India and its Caste Matters

Policies made for the poor and the marginalized in India, are top-down in nature and discounts the limitation of people’s abilities. - Dr. Suraj Yengde



Dr. Suraj Yengde

In October, Sreya Sarkar, Development Coordinator at Policy Talks spoke to Dr. Suraj Yengde in Cambridge, MA. They discussed the role that can be played by policies in bringing about a positive change in the condition of the SC, ST and the OBCs.


Does the Prohibition of Manual Scavengers and their Rehabilitation Act of 2013 work for the related workers and if not, why?

Policies made for the poor and the marginalized in India, are top-down in nature and discounts the limitation of people’s abilities. This policy is also similar in nature. The first problem with this policy is that its rehabilitation part has been allocated minuscule funds. More funds should be added to the rehabilitation program if a proper impact is to be made. Also, the rehabilitation is a complex four-year scheme which is not even understood properly by the concerned workers. There is also a lack of accountability in how the funds are really being used to help the target audience. For better implementation, there needs to be a civil society based anti-manual scavenging army made of students and activists who are going to act as watchdogs and make sure that the policy is being implemented properly.

There should also be an additional program for educating the children of these workers so that they can be pulled out of the inter-generational loop of being employed in the same occupation.


How do you think policy can improve the Dalit community’s access to healthcare?

There should be universal healthcare like in the various European countries—France, Sweden, Netherlands. It is also necessary to add a course on caste discrimination among medical students since there is a history of the lower castes being associated with impurity and pollution. How can doctors do their jobs in India, if there is an ingrained bias in them against Dalits? An educational curriculum should include discussion of caste and its impact on the Dalits.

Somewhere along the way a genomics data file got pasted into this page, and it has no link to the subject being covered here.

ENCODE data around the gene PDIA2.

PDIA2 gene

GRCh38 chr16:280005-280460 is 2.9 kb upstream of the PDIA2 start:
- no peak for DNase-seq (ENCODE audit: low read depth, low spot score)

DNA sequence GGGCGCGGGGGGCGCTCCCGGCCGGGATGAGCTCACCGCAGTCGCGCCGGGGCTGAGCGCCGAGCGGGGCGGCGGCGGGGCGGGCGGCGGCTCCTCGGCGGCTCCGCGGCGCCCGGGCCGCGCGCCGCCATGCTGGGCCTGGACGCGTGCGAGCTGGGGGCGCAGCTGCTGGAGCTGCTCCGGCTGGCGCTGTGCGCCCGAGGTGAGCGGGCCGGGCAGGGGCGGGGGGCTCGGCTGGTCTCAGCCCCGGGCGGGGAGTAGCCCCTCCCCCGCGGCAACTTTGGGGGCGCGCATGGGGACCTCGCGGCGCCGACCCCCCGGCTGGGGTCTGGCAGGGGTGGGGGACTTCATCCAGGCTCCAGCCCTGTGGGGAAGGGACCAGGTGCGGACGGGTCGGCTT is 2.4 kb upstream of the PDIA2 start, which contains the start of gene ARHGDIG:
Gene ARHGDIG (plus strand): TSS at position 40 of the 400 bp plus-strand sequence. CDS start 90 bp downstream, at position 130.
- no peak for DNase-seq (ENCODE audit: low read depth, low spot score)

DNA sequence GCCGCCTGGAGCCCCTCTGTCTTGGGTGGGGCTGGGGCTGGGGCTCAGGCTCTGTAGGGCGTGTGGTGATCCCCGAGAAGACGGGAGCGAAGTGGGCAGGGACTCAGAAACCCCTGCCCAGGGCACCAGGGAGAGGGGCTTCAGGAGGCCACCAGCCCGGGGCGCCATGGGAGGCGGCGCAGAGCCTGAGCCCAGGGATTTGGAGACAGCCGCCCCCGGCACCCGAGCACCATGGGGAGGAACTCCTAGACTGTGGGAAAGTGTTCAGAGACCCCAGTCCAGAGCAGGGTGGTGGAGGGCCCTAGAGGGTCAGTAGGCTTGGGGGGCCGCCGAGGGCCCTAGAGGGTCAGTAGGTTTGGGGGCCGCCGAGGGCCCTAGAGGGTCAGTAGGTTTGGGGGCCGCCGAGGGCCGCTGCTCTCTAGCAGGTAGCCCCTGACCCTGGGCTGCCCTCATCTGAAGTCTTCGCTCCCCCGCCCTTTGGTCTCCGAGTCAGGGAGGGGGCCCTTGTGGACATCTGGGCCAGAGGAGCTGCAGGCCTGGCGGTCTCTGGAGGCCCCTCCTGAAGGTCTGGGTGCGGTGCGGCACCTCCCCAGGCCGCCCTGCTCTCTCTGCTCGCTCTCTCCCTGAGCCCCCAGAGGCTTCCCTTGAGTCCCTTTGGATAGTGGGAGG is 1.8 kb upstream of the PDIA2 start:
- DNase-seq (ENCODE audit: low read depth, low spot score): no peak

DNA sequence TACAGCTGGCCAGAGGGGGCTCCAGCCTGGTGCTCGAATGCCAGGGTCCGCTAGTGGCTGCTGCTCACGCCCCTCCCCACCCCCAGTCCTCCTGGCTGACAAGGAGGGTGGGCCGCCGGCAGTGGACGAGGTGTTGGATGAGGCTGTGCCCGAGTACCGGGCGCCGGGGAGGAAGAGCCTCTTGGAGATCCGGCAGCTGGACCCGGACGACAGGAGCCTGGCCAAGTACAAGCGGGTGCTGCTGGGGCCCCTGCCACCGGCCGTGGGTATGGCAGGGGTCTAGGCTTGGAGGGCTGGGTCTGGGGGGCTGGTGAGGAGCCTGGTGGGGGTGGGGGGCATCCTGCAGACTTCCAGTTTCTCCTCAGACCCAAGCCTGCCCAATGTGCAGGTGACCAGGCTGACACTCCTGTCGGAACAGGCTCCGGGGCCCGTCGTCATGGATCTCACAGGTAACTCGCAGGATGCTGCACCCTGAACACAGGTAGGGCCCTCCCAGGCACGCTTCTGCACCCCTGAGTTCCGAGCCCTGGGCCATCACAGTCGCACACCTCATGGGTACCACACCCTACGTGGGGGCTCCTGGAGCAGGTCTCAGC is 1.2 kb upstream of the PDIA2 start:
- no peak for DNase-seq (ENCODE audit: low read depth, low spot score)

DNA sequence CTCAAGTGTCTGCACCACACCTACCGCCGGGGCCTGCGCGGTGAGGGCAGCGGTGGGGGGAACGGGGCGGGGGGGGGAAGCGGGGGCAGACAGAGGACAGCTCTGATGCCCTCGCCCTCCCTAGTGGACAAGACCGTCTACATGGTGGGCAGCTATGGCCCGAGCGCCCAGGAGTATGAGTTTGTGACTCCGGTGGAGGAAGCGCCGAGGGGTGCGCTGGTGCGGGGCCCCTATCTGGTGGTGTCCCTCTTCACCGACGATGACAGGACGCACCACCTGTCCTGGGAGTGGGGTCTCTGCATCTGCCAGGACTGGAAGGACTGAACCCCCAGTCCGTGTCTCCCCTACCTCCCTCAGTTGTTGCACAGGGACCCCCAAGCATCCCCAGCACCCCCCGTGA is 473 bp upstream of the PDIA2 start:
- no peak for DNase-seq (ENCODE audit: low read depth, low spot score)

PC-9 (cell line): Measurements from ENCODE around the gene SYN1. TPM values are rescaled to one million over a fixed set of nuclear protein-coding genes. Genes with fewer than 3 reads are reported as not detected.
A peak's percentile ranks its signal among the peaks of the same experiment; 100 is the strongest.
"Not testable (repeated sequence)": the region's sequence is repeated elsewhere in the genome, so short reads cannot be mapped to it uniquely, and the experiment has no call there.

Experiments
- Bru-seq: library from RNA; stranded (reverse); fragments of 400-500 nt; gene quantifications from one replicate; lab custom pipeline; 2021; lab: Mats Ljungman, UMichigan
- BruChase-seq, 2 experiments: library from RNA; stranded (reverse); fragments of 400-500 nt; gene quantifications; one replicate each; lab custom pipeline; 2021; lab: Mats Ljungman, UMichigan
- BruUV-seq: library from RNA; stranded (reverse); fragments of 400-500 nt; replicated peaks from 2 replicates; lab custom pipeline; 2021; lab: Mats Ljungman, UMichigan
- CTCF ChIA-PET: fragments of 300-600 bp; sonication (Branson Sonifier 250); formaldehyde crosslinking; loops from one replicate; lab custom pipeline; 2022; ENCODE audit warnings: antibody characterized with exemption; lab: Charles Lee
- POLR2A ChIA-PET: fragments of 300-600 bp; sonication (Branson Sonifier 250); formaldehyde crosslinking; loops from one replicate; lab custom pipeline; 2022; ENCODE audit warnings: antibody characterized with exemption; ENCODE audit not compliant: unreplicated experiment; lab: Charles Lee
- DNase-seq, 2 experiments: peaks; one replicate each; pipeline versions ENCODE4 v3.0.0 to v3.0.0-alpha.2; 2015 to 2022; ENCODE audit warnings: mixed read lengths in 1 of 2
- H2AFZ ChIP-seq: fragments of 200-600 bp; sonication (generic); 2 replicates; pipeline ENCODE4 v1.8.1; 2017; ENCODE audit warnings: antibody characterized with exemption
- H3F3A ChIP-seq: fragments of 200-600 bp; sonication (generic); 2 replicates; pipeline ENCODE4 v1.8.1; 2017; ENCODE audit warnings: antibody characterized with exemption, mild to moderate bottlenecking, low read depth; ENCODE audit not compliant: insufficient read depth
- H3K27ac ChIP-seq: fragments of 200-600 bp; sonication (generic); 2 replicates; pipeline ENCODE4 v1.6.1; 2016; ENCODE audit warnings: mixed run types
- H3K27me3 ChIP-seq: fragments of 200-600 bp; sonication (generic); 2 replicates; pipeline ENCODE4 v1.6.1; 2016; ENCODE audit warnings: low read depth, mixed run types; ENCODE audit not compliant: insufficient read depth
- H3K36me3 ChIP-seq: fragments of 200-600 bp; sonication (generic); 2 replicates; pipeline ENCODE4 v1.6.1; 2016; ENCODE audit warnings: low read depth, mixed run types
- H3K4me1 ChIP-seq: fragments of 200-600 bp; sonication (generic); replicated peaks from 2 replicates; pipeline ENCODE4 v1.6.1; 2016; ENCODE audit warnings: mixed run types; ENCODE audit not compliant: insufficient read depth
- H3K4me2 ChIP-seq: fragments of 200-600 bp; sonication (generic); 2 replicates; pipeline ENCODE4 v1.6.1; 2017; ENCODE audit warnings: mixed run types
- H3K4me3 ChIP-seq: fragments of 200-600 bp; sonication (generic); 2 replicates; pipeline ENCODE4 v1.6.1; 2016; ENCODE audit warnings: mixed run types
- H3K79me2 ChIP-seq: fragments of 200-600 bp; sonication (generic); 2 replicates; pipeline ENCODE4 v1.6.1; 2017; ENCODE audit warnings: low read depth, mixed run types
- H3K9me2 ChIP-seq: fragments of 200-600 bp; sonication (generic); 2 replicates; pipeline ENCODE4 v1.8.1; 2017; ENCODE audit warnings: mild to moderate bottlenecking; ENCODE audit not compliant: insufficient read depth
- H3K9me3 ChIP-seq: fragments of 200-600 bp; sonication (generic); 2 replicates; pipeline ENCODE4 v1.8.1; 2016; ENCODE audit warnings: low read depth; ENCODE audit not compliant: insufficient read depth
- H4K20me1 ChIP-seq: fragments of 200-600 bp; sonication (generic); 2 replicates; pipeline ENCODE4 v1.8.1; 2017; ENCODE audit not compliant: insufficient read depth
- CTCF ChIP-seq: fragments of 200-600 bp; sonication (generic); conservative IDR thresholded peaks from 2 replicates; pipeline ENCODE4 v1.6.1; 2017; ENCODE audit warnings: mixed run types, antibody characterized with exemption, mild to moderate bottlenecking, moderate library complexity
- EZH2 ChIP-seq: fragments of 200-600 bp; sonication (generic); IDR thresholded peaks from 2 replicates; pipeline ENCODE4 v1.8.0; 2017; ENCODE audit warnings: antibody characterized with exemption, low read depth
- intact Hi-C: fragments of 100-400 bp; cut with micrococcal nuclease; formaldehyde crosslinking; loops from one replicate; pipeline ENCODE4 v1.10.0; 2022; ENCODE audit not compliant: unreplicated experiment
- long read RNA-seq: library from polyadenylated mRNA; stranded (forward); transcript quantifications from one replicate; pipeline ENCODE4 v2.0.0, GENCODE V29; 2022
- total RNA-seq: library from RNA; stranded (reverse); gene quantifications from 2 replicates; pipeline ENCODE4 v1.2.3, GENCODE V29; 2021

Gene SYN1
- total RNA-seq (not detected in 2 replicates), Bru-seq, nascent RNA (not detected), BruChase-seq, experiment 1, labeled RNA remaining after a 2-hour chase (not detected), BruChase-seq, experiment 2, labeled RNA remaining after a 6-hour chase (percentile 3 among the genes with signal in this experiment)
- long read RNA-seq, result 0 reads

How can policy improve Dalit access to employment?

I don’t understand the question too well. Most Dalits are already employed. What people don’t understand is that they are chronically underemployed. Especially in the rural parts of India, most of the Dalits are engaged in professions that don’t pay enough. The agricultural sector has far too many people dependent on it than it should because mobilization does not happen easily. Retraining workers who are working in saturated fields and giving them a different skill set is important. There is also the need to go beyond the talk of providing jobs to the Dalits, and advocating that they should be given a share in contracts, dealerships, and other economic activities. Helping the Dalits to set up their own businesses is a way out for those working poor Dalits, who struggle to make ends meet in spite of working so hard.


Can Dalit Entrepreneurship/ Capitalism uproot the rigid caste system and help in decreasing the plight among Dalits?

While some Dalits have achieved wealth in certain regional contexts, the relative outcome of their capitalist experiences is not indicative of the majority of the community because they still have to bear the brunt of the lowest-paying jobs and worst form of atrocities. Even with their newly acquired economic strength, they have not been adequately successful in making a dent in the social oppressions they suffer. Capitalism has not proved to serve the rightful purpose of eradicating the social divide, nor did the twentieth-century form of state socialism.


What role can be generally played by policy (changes) in reducing or eradicating the crimes against Dalits?